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Auction Ethics

When is an auction not an auction?

I suggest that it ceases to be an auction, as most would consider an auction, when the owner of a lot bids on his own item. At this point, the owner is trying to manage the ultimate price through his participation, making it an auction in form but a sale in reality. Rightfully, the owner should have advertised the item at a specified price if, in fact, he wants to realize a certain price.

I don't suggest that an owner should give something away; it's the function of a reserve to prevent this from occurring. Once an owner places an item at auction, however, he should then stay out of the bidding and let the reserve protect him from bids that are unrealistically low.

Why do people bid at auctions versus buying from price lists? They're looking for what they consider "a deal," a break in price from normal retail. So somewhere between the reserve price and retail lies opportunity, and this is what makes auctions viable.

Too many auction houses fail to recognize this, either by setting too high a reserve (or estimated price, on which a minimum bid is determined) and/or allowing the owner of a lot to participate. Yet it is the potential "deal" that keeps bidders coming back, which turns (sells) the lots that are up for auction.

Were all lots to sell at retail or higher, the only value to an auction would be the sale of rare items (for which a retail value can't be truly assigned anyway). Both parties involved could be considered "greedy," but it can be an "enlightened self-interest," to use Ayn Rand's phrase. After all, it is this "greed" that makes the transaction possible -- if the item was priced at retail, the buyer may be unwilling to buy, thereby leaving the seller holding an item he wants to sell. So to make this a viable activity, a price needs to be found between the reserve, which protects the seller from an uneven market, and the retail price, which is generally available to the buyer elsewhere but which he may consider too expensive.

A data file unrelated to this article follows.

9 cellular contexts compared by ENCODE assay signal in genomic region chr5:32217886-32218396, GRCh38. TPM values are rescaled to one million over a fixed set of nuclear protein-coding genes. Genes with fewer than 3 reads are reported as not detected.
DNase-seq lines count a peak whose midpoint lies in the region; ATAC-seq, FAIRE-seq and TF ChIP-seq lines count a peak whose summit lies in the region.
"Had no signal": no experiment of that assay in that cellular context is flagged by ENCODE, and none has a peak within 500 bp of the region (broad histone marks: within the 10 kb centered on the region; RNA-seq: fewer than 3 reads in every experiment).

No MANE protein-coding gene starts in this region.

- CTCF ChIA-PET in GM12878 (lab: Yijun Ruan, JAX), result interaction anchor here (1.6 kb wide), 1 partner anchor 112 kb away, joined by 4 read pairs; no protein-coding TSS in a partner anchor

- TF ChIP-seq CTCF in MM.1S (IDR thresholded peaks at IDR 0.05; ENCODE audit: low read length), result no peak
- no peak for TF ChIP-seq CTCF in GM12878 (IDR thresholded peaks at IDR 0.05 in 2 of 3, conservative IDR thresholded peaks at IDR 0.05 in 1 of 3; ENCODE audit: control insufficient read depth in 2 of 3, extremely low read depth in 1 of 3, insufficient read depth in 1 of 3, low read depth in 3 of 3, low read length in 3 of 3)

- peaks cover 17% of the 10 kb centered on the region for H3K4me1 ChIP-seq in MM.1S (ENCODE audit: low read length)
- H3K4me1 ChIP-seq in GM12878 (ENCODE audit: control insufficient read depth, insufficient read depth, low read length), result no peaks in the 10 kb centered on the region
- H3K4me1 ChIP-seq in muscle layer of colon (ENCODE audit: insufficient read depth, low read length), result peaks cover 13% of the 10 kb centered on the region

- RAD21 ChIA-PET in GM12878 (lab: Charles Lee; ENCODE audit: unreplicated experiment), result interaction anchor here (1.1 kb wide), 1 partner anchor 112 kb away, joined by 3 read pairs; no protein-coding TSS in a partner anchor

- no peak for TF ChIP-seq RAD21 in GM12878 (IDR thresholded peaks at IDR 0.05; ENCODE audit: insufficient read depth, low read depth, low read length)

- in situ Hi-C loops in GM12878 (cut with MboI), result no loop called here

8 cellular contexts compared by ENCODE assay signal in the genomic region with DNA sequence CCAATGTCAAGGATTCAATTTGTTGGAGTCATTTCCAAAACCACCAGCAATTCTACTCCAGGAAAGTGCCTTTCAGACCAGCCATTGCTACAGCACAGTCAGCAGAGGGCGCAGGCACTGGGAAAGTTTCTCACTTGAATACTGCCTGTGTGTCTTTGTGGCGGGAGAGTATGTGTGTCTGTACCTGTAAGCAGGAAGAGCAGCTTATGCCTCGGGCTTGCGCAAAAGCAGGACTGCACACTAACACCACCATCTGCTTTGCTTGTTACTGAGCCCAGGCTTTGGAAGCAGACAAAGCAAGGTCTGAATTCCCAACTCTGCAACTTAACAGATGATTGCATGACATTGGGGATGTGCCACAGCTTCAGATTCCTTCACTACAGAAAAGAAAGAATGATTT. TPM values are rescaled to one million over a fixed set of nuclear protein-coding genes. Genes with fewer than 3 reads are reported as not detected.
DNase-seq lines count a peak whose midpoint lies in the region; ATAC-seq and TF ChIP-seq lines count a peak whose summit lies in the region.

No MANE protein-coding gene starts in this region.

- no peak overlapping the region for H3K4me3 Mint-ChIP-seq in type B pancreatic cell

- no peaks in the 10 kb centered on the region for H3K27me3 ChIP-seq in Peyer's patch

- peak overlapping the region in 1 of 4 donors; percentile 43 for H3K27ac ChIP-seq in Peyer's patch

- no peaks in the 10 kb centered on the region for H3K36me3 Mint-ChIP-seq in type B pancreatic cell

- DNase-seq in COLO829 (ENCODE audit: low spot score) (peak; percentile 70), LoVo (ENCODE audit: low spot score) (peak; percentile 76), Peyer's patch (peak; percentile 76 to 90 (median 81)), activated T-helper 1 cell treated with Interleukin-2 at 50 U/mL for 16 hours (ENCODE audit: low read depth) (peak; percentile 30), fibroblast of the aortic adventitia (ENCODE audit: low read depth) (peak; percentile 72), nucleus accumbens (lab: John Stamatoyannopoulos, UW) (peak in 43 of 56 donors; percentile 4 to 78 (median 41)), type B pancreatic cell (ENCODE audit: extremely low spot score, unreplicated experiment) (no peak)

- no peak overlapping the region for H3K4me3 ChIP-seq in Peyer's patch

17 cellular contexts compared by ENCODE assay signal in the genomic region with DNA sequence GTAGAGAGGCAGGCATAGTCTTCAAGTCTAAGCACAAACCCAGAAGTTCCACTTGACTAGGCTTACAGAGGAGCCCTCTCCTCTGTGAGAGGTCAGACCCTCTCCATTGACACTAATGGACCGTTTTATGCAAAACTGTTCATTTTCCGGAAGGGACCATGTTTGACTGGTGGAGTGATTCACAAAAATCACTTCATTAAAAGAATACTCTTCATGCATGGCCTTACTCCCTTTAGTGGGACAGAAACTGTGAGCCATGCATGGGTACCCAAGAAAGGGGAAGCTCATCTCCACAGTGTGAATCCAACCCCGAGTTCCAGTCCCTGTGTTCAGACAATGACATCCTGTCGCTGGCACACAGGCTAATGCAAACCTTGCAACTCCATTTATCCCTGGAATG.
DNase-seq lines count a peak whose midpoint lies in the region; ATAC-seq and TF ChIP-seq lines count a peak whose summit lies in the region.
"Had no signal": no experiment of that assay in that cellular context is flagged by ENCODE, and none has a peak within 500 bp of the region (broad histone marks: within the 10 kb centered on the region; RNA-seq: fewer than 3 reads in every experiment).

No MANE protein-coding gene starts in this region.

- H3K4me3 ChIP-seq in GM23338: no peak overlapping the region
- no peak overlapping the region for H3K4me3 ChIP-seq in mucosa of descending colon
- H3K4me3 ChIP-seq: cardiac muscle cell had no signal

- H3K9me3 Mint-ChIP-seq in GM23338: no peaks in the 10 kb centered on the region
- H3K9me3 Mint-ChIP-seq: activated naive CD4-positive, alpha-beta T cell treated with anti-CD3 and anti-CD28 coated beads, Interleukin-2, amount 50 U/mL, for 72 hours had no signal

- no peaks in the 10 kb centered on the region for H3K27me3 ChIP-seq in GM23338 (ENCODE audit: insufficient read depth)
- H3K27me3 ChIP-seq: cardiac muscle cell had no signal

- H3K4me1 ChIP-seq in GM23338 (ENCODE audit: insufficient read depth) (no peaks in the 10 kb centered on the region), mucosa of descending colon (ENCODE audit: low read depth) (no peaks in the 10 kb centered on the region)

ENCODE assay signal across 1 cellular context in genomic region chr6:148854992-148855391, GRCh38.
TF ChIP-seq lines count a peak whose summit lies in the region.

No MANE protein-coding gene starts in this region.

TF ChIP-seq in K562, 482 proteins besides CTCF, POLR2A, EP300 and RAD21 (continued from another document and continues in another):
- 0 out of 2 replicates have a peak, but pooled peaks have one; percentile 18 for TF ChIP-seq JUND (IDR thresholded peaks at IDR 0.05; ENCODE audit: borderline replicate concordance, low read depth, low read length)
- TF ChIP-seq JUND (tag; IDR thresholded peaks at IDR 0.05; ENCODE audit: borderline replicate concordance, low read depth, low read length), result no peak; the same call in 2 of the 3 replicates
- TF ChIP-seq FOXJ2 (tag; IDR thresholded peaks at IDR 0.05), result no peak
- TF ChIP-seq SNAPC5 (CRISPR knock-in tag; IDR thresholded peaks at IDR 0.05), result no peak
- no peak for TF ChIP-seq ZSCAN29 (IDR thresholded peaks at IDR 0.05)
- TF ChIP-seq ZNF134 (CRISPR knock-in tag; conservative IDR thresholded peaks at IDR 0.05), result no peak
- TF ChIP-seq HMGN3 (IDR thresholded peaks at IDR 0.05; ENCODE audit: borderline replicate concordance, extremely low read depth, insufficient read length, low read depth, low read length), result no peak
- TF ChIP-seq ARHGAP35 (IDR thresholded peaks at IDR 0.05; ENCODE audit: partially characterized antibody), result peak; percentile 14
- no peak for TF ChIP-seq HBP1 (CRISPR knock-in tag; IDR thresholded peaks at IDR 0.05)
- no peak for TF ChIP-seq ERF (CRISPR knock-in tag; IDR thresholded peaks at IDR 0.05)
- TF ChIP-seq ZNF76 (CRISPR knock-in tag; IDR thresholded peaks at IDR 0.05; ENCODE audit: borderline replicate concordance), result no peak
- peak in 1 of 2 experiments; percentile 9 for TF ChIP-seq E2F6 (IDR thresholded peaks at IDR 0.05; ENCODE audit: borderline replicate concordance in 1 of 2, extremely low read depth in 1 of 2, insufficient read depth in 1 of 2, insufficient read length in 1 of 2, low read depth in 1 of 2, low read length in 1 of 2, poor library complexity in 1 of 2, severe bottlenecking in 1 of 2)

Most auctioneers fail to realize that it's imperative that some lots be sold at truly cheap prices, that buyers find occasional "steals" -- because that's what keeps them coming back to bid again. This is the auction equivalent to a casino advertising a big winner on their slot machines, even though the house has roughly a 30% edge, and to a 275-yard drive straight down the center of the fairway for 100+ average duffer at golf.

For these reasons, the market mechanism should be allowed to operate without the owner's participation, since his or her participation diminishes it as a market. If owners don't like the value that auction markets assign to their lots, they should keep them and advertise them with the prices they seek. And those who operate auctions should strive to make this occur by keeping owners out of the bidding process.

A slight different version of the preceding article appeared originally in our Message Board as part of a discussion of online auctions. It is reprinted here by permission of the author.

© 1998 Dave Moorshead

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